Today we welcome back Bob Probasco. Bob directs the Low-Income Taxpayer Clinic at Texas A&M University School of Law in Fort Worth. In this post Bob discusses the Paresky case in the Court of Federal Claims and follows up on issues he discussed in his post last month on the Pfizer case and the difficult issues arising from suits for overpayment interest. For good measure this terrific post sweeps in Bernie Madoff, equitable tolling and the possibility of some refund suits with no statutes of limitation. Les
I wrote a blog post recently on a jurisdictional issue in the Pfizer case, concerning claims for overpayment interest. The district court for the Southern District of New York denied the government’s first motion to dismiss (based on lack of jurisdiction) but granted its second motion to dismiss (based on expiration of the statute of limitations). Pfizer appealed and we’re still waiting to hear from the Second Circuit.
In the meantime, the Court of Federal Claims issued its decision on August 15th in the case Paresky v. United States, docket no. 17-1725, another suit for overpayment interest that involved essentially a mirror image of the jurisdiction issue in Pfizer. It also had some other interesting procedural twists and turns.
Here’s a recap of what the CFC called “[t]wo different, divergent, and conflicting jurisdictional paths . . . proffered by the parties.” The first jurisdictional path is that set forth in 28 U.S.C. § 1346(a)(1)– district courts and the CFC have concurrent jurisdiction over
Any civil action against the United States for the recovery of any internal-revenue tax alleged to have been erroneously or illegally assessed or collected, or any penalty claimed to have been collected without authority or any sum alleged to have been excessive or in any manner wrongfully collected under the internal-revenue laws.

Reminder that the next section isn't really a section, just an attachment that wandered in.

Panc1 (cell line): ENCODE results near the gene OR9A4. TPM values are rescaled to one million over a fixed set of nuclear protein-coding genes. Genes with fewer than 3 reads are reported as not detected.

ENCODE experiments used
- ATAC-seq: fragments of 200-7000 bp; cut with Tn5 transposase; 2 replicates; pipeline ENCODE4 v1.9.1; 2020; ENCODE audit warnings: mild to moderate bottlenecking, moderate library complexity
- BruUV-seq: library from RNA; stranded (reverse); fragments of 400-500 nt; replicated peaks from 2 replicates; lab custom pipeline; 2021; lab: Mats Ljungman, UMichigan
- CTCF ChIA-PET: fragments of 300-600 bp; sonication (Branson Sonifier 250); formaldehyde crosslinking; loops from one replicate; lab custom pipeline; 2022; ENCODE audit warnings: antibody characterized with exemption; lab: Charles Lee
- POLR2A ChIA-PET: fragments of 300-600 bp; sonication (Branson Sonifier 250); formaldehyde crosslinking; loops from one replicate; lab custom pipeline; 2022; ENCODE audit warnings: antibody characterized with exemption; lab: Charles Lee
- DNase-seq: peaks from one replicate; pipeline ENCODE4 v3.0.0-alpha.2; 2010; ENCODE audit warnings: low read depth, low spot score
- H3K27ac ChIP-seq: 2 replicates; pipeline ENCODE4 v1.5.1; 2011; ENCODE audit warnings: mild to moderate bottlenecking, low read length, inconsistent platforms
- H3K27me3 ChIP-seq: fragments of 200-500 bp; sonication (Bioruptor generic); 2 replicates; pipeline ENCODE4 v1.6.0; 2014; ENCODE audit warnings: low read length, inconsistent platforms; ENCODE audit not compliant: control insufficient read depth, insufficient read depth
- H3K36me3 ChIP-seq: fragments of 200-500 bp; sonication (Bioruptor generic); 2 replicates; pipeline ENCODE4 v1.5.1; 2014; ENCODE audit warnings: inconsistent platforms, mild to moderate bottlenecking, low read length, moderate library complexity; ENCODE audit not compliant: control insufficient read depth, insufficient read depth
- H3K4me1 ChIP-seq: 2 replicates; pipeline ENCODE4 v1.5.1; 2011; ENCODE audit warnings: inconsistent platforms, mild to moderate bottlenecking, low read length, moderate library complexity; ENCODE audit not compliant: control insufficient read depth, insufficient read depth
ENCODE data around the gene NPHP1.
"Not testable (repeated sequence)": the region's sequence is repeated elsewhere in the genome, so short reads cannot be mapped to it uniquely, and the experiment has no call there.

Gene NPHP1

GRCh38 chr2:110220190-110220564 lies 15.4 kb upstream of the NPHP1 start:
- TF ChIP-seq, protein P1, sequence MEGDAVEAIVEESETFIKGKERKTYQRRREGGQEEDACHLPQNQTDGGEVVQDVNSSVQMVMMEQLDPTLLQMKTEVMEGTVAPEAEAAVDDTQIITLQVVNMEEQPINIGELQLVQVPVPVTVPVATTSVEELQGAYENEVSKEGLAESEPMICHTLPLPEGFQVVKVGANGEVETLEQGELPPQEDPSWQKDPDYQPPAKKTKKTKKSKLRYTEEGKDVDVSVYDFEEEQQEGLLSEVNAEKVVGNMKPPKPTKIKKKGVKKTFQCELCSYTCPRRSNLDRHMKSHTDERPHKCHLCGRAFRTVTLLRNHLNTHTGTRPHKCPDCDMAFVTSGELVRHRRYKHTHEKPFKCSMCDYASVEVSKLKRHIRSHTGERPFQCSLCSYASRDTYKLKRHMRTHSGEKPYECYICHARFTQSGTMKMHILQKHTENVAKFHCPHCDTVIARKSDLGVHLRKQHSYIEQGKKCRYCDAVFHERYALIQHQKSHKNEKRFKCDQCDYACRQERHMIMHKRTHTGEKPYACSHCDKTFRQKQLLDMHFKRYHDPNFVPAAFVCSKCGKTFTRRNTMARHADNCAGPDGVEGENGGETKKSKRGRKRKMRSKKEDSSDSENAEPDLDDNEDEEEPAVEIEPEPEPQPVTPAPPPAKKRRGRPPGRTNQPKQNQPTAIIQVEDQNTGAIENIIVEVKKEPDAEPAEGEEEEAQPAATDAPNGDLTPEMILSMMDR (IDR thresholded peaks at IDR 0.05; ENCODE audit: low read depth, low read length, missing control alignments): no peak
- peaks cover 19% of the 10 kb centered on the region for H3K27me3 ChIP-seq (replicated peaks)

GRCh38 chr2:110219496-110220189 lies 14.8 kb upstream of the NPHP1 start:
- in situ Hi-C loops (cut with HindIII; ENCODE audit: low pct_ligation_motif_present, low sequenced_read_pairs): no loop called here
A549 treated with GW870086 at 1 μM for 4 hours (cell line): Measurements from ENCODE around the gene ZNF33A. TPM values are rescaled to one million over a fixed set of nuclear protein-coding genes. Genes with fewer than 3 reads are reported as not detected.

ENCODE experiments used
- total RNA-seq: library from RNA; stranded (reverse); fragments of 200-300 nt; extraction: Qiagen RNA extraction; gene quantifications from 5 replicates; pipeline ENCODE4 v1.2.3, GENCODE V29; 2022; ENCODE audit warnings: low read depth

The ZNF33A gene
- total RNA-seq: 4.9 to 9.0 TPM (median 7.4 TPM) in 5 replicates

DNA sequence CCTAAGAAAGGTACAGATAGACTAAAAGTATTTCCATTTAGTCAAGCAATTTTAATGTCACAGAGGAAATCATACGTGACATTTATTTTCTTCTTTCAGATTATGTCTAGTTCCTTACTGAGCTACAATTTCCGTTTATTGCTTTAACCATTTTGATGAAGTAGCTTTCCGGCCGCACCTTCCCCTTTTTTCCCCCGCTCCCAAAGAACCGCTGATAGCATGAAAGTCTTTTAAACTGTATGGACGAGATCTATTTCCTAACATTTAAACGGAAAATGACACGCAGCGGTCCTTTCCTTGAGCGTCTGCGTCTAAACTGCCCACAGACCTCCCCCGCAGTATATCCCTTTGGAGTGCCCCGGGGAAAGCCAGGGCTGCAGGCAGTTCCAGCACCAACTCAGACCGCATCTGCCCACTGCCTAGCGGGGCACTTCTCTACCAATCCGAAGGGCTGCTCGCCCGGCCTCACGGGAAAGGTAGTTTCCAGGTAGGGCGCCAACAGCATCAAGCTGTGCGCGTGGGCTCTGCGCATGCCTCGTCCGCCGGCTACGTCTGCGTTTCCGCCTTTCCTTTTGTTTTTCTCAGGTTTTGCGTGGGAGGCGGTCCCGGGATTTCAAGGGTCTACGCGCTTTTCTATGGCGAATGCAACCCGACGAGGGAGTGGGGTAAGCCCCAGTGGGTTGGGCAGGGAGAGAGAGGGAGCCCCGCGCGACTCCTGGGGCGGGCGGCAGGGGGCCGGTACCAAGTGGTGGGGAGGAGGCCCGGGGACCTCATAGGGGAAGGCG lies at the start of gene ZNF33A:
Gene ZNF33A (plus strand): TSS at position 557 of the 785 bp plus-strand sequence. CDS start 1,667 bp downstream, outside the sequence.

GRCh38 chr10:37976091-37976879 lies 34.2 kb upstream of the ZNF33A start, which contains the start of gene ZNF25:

Let’s call this “tax refund jurisdiction,” because that is its primary use – although Pfizer argued about whether that is the only use.
any claim against the United States . . . founded either upon the Constitution, or any Act of Congress or any regulation of an executive department, or upon any express or implied contract with the United States, or for liquidated or unliquidated damages in cases not sounding in tort.
What about statutes of limitation? There is a general six-year statute of limitations for actions in federal courts – 28 U.S.C. § 2401 or 2501, for district courts and the CFC respectively. The Code also sets forth a statute of limitations. Specifically, Section 7422 of the Code requires a refund claim be filed first for any suit
for the recovery of any internal revenue tax alleged to have been erroneously or illegally assessed or collected, or of any penalty claimed to have been collected without authority, or of any sum alleged to have been excessive or in any manner wrongfully collected.
And Section 6532 precludes a suit under Section 7422 begun more than 2 years after the IRS mails a notice of disallowance of the claim.
One might infer a link between the jurisdictional grant itself, for “tax refunds” or under the Tucker Act, and the corresponding statute of limitations. That is, suits brought under the “tax refund” jurisdictional grant would be subject, based on similar language, to Code sections 7422 and 6532. Suits brought under the Tucker Act, however, would be subject to the general six-year statute of limitations for the district courts and the CFC. However, the plaintiffs in both of these cases argued for a disconnect – either “tax refund” jurisdiction + the general six-year statute of limitations, or Tucker Act jurisdiction + the Code’s refund suit statute of limitations. And there is actually a footnote in E.W. Scripps Co. v. United States, 420 F.3d 589 (6th Cir. 2005) stating that the similarity of the language in Section 7422 and 28 U.S.C. § 1346(a)(1) doesn’t necessarily mean they are interpreted the same way.
(Some cases have applied both statutes of limitations to tax refund suits, so the statute of limitations doesn’t remain open indefinitely when the IRS doesn’t issue a notice of disallowance of the claim. See, e.g., Wagenet v. United States, 104 A.F.T.R.2d (RIA) 2009-7804 (C.D. Cal.). The Court of Claims, on the other hand, held that the six-year statute of limitations doesn’t apply to tax refund suits and allowed a refund suit filed 2 years after the notice of disallowance, which wasn’t issued until 28 years after the original refund claim. Detroit Trust v. United States, 131 Ct. Cl. 223 (1955). The IRS agrees with the latter position. Chief Counsel Notice 2012-012. But we’re wandering far afield from the issues in Pfizer and Paresky.)